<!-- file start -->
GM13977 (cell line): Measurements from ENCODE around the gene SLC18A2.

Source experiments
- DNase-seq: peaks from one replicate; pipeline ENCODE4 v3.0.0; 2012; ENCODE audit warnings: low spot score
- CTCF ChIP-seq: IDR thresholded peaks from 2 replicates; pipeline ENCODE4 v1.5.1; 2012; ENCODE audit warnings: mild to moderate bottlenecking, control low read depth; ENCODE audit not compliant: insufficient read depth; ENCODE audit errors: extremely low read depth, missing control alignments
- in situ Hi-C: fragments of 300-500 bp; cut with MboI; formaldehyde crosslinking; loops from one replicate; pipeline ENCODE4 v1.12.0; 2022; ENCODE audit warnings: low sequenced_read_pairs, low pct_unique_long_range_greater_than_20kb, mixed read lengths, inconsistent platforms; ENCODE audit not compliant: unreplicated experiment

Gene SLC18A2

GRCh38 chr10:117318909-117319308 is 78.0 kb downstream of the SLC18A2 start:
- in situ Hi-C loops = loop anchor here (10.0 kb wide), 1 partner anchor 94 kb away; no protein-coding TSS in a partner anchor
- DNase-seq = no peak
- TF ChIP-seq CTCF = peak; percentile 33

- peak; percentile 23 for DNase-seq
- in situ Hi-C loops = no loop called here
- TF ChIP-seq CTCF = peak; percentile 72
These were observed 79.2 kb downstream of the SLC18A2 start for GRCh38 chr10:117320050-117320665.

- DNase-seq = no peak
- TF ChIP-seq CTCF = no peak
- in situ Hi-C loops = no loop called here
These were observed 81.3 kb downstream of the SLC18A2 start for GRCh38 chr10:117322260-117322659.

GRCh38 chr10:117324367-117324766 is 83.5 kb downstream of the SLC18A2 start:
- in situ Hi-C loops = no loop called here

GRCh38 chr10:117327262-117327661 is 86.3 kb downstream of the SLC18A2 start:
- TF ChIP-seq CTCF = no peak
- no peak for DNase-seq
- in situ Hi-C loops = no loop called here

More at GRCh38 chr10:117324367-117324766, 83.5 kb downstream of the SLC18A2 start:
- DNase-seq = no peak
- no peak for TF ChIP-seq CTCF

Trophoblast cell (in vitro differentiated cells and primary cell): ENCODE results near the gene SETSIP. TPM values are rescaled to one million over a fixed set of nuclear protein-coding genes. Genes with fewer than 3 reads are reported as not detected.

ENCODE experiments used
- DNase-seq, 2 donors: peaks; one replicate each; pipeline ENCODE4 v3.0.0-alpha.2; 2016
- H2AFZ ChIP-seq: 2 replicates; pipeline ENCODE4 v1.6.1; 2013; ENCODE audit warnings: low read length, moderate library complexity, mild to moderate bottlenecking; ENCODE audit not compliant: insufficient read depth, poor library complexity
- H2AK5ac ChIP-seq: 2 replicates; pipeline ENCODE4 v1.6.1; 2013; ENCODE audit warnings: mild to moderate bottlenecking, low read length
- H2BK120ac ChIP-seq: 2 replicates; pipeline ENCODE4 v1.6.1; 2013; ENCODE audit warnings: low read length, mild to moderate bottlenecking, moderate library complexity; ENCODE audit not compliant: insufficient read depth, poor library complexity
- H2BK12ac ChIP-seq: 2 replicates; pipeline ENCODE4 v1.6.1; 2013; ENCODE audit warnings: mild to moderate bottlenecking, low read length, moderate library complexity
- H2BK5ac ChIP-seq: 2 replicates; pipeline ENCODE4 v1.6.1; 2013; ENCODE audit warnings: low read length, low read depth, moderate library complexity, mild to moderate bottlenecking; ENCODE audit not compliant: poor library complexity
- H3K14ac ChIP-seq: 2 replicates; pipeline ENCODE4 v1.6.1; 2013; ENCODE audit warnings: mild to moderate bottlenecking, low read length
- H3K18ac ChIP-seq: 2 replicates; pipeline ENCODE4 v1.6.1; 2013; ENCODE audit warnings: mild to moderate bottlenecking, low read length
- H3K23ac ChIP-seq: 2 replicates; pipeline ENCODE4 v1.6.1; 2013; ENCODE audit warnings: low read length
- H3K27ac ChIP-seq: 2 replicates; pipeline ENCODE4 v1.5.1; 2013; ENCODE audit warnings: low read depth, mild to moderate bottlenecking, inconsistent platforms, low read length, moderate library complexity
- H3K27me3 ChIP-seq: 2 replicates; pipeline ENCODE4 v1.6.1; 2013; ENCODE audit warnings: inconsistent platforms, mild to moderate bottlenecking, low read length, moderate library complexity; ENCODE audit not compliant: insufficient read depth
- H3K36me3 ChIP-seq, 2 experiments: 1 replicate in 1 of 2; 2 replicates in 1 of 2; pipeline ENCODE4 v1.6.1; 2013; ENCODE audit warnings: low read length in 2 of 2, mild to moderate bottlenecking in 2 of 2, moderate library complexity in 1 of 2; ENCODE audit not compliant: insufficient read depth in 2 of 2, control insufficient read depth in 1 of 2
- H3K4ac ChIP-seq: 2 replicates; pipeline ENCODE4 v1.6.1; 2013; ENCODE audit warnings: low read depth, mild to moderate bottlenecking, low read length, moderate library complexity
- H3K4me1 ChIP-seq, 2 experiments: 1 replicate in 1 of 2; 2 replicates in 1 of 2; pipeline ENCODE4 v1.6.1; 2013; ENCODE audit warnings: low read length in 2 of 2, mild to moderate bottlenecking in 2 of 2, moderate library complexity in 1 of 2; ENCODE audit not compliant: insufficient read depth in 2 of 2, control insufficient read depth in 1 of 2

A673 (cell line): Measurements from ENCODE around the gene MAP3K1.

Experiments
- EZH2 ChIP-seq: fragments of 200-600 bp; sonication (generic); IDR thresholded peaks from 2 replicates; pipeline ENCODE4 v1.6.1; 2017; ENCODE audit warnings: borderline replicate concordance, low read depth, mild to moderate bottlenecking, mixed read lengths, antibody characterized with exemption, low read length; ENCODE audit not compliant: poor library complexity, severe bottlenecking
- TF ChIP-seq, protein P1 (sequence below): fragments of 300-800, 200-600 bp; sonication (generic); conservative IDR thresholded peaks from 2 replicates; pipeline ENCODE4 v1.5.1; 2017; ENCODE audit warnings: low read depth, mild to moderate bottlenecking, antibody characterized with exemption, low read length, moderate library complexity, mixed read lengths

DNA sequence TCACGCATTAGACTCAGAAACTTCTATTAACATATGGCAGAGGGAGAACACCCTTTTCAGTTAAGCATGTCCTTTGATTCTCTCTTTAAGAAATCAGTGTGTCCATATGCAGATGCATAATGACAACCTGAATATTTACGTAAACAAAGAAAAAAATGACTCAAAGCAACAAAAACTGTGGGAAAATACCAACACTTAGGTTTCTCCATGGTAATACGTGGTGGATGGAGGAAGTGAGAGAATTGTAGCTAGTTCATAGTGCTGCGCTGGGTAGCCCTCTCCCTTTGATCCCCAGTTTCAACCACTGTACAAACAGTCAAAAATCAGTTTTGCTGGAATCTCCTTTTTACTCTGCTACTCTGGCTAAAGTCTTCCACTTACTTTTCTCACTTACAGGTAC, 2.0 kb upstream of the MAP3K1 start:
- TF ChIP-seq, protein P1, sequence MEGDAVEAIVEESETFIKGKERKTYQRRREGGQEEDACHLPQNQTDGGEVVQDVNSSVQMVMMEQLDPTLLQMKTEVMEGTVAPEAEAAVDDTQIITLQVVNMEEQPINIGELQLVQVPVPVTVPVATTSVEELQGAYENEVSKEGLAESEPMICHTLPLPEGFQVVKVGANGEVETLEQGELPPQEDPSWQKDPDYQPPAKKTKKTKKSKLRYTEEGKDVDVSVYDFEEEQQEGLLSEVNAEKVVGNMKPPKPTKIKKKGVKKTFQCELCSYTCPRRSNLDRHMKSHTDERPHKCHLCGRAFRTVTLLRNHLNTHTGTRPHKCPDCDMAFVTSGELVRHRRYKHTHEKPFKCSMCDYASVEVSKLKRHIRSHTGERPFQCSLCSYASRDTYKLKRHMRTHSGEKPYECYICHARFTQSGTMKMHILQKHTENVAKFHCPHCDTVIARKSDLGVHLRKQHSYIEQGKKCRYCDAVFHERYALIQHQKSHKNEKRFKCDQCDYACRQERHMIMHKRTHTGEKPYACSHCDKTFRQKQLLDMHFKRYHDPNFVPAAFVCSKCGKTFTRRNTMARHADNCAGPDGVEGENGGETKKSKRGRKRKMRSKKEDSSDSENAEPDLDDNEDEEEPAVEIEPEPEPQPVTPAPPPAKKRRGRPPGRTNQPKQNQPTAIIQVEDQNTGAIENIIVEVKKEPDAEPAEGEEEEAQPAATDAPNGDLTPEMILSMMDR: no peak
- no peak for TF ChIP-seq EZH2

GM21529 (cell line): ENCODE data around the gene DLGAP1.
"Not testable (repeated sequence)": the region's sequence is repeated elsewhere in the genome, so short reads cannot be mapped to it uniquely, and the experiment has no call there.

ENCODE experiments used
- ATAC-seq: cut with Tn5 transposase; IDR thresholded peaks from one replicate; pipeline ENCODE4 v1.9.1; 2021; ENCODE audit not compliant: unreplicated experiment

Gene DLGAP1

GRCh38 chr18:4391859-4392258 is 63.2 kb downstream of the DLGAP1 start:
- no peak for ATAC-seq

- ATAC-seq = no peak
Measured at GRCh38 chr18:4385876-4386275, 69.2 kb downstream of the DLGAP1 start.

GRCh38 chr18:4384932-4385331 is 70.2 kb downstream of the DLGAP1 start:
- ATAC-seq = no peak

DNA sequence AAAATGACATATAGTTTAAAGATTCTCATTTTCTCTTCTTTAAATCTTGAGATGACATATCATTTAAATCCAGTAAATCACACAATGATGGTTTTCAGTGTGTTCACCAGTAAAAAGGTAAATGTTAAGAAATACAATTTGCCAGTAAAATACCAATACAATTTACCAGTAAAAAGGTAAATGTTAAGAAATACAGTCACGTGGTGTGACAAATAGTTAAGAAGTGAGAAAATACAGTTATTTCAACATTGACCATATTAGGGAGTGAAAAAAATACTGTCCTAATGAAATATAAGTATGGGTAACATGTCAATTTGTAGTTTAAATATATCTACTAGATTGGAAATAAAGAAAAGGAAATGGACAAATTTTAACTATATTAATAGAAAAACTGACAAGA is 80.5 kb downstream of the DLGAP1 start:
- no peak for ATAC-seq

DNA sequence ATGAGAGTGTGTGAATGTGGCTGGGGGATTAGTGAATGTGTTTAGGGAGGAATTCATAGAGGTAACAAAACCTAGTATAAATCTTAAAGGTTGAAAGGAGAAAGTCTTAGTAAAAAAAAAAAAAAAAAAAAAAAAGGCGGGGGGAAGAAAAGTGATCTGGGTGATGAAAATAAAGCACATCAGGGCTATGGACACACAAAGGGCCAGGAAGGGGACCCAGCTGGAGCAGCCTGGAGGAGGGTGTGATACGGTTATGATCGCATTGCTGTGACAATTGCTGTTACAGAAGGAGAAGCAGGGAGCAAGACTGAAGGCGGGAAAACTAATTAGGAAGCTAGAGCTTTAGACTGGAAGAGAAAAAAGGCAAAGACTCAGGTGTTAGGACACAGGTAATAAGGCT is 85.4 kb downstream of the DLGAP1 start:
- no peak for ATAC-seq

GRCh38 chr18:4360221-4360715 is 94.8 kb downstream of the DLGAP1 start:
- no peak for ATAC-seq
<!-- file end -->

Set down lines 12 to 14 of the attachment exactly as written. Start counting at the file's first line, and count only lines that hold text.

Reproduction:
- in situ Hi-C loops = no loop called here
- TF ChIP-seq CTCF = peak; percentile 72
These were observed 79.2 kb downstream of the SLC18A2 start for GRCh38 chr10:117320050-117320665.